4 April 2016

Community rallies behind New South Wales crackdown on CTP insurance fraud

 The New South Wales Government’s new Compulsory Third Party (CTP) Fraud Taskforce is already yielding results, with insurers investigating several suspicious claims thanks to tip-offs from the public.

The Baird Government launched the Taskforce last month to examine unusual claims patterns and possible exaggeration of injuries and medical expenses within the CTP insurance scheme.

The Insurance Council of Australia (ICA), which sits on the Taskforce, has made available the Insurance Fraud Bureau of Australia (IFBA) Fraud Hotline to the State Regulatory Insurance Authority (SIRA) to support the initiative.

IFBA spokesman Laurie Ratz said co-operation between insurers and the public was vital to successfully combat the scourge of CTP fraud.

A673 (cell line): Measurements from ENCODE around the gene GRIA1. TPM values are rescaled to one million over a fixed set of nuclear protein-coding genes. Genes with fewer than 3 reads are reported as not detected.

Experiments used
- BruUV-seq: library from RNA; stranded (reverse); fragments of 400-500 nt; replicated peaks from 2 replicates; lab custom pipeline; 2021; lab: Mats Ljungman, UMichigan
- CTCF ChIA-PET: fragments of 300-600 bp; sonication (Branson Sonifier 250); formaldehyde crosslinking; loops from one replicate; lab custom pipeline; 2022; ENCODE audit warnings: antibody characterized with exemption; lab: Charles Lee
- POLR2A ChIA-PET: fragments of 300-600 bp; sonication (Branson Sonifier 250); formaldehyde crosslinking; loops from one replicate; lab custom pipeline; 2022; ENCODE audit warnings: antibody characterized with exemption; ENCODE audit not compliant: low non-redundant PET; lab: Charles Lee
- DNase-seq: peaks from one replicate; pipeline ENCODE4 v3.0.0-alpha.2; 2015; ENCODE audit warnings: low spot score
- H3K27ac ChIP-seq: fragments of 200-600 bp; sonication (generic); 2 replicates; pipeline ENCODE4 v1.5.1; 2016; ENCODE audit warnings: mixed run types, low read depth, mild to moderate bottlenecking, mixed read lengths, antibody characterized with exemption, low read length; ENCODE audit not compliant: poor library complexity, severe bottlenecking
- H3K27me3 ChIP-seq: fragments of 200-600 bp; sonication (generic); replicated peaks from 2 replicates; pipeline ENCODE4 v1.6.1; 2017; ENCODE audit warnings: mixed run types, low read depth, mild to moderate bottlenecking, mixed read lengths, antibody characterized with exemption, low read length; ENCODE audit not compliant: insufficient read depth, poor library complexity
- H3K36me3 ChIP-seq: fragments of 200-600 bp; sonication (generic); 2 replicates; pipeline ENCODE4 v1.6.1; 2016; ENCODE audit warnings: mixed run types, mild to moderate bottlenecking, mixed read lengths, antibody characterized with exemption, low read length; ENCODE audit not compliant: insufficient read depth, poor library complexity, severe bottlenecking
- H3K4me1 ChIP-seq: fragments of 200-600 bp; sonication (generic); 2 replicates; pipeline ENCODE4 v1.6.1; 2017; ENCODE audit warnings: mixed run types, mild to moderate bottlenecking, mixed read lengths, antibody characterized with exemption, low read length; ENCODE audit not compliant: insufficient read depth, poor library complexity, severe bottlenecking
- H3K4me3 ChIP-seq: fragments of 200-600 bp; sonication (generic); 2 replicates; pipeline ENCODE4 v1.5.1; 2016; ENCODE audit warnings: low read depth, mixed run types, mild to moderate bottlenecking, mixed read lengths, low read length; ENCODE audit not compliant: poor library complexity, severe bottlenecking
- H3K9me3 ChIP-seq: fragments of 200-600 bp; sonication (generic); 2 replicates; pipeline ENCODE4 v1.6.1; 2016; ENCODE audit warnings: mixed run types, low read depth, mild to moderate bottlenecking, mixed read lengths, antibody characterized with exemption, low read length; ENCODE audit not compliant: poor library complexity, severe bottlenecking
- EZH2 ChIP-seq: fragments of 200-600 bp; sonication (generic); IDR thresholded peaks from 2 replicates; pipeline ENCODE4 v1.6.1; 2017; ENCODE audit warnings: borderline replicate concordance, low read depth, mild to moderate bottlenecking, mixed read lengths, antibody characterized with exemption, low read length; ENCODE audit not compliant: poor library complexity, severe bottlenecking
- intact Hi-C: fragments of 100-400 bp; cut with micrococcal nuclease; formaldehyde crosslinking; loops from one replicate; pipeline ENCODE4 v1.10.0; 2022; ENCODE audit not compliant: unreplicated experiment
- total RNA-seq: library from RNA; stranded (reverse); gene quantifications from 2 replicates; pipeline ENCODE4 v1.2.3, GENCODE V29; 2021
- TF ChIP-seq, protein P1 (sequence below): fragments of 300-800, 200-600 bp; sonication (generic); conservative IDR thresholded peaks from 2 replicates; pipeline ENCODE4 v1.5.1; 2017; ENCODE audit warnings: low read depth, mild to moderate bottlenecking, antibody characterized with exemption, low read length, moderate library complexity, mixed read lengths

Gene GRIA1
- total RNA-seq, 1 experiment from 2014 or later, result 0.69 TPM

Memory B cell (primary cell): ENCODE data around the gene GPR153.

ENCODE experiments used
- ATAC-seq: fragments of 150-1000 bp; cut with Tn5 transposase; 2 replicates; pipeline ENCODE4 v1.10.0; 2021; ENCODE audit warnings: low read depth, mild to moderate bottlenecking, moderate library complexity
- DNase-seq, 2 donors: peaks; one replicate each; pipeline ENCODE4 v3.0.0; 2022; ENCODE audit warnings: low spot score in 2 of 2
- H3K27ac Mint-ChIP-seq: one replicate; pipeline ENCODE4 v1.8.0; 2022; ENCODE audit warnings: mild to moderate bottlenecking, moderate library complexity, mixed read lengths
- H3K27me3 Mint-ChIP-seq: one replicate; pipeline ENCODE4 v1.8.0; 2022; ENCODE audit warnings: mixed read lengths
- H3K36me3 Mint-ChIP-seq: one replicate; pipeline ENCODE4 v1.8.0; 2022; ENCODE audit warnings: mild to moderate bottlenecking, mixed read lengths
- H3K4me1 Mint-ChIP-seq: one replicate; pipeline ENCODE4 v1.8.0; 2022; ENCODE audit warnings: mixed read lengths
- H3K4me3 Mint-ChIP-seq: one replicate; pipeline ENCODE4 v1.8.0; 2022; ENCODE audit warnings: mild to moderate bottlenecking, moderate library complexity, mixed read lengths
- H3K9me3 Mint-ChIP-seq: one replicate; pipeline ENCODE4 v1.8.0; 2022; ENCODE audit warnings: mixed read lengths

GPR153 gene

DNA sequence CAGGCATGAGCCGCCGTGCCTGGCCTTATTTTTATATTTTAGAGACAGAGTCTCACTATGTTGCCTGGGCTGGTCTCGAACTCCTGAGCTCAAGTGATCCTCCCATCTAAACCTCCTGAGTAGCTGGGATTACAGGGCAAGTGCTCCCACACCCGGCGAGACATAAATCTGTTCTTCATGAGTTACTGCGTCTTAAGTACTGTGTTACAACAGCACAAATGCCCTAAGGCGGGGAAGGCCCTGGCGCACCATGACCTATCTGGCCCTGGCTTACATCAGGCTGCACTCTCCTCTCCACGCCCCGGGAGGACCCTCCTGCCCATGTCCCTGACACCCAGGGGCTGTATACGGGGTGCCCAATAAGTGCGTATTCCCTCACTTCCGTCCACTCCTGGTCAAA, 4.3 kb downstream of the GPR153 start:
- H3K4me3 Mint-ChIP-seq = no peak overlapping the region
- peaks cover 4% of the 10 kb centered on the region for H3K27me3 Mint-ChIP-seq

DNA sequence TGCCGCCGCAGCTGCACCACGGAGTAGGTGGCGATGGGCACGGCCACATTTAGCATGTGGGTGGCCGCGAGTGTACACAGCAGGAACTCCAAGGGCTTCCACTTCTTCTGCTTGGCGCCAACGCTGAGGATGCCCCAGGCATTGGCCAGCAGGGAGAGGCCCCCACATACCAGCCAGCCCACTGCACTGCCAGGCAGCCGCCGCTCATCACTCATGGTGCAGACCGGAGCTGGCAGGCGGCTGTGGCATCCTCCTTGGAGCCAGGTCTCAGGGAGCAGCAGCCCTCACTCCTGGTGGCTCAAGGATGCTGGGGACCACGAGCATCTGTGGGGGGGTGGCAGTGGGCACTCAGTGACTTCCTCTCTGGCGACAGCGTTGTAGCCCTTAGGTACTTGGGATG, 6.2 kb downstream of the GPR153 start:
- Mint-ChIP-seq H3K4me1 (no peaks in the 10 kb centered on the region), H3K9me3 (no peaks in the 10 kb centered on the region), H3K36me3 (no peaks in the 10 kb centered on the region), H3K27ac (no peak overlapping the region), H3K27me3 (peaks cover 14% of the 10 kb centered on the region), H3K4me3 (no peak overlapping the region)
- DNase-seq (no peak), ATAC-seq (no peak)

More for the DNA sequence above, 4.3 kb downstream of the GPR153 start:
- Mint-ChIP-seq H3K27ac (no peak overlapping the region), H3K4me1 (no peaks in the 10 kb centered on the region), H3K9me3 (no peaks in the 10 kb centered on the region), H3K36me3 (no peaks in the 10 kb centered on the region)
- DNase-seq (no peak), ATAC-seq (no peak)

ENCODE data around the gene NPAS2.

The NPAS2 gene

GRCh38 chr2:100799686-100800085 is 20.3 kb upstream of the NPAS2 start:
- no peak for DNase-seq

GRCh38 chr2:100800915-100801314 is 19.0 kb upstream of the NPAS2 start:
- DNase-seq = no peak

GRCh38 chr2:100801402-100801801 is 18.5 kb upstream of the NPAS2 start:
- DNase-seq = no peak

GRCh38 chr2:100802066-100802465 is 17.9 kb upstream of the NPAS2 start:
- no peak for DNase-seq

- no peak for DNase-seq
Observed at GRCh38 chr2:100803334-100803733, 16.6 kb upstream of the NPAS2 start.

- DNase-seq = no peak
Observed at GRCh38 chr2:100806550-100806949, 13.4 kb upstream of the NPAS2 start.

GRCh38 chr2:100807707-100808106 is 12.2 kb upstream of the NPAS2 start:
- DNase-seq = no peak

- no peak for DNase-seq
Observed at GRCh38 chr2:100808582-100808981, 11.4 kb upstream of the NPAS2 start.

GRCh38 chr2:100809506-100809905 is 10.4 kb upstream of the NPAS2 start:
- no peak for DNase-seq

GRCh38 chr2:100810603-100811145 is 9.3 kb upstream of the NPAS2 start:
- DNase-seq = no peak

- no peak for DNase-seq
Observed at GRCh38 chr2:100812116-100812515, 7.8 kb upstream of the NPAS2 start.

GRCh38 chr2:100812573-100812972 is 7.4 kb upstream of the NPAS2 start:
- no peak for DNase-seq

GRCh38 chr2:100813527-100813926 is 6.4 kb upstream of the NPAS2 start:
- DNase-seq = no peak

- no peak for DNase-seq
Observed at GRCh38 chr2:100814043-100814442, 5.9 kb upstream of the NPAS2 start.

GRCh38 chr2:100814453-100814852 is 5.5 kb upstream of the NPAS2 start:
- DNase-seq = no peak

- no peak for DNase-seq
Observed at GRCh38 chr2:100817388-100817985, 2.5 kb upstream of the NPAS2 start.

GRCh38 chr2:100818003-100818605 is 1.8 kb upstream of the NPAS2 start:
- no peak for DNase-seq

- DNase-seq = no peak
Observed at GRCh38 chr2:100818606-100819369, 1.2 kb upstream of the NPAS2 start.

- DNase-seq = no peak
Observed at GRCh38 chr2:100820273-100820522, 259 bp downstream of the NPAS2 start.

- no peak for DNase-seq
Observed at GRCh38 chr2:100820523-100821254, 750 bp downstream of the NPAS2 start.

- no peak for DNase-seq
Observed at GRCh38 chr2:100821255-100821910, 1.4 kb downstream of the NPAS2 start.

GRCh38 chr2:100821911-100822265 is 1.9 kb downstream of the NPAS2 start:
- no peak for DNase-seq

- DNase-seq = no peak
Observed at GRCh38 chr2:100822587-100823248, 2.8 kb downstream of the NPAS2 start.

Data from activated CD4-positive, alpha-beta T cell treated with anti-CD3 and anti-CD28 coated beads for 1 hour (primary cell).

“Since the launch of the Taskforce in March, the fraud hotline has received tipoffs from concerned citizens who have identified suspicious CTP claims,” he said.

“Several of these tipoffs have been steered to insurance companies for thorough review and investigation. It’s too early to say whether these tips will lead to charges being laid by police, but these cases are the tip of a very large iceberg.

“IFBA encourages the community to step forward if they have suspicions about CTP or other insurance claims. Cases of suspected insurance fraud can be reported to the IFBA Hotline on 1800 600 444 or via www.ifba.org.au.

“Insurance fraud costs the entire community - the NSW Government estimates it adds $75 to each CTP premium.

“IFBA estimates 8 to 9 per cent of all insurance claims may be fraudulent, costing Australians more than $2 billion every year.”

Mr Ratz said anyone who phoned or emailed IFBA could remain anonymous should they wish. IFBA’s operations comply with federal and state privacy laws. All information is vetted, and passed on to insurers for further assessment.

Figures from SIRA show Sydney experienced a 39 per cent surge in the number of CTP insurance claims in the seven years to 2014, despite a steady fall in the number of road accident victims presenting to hospital.


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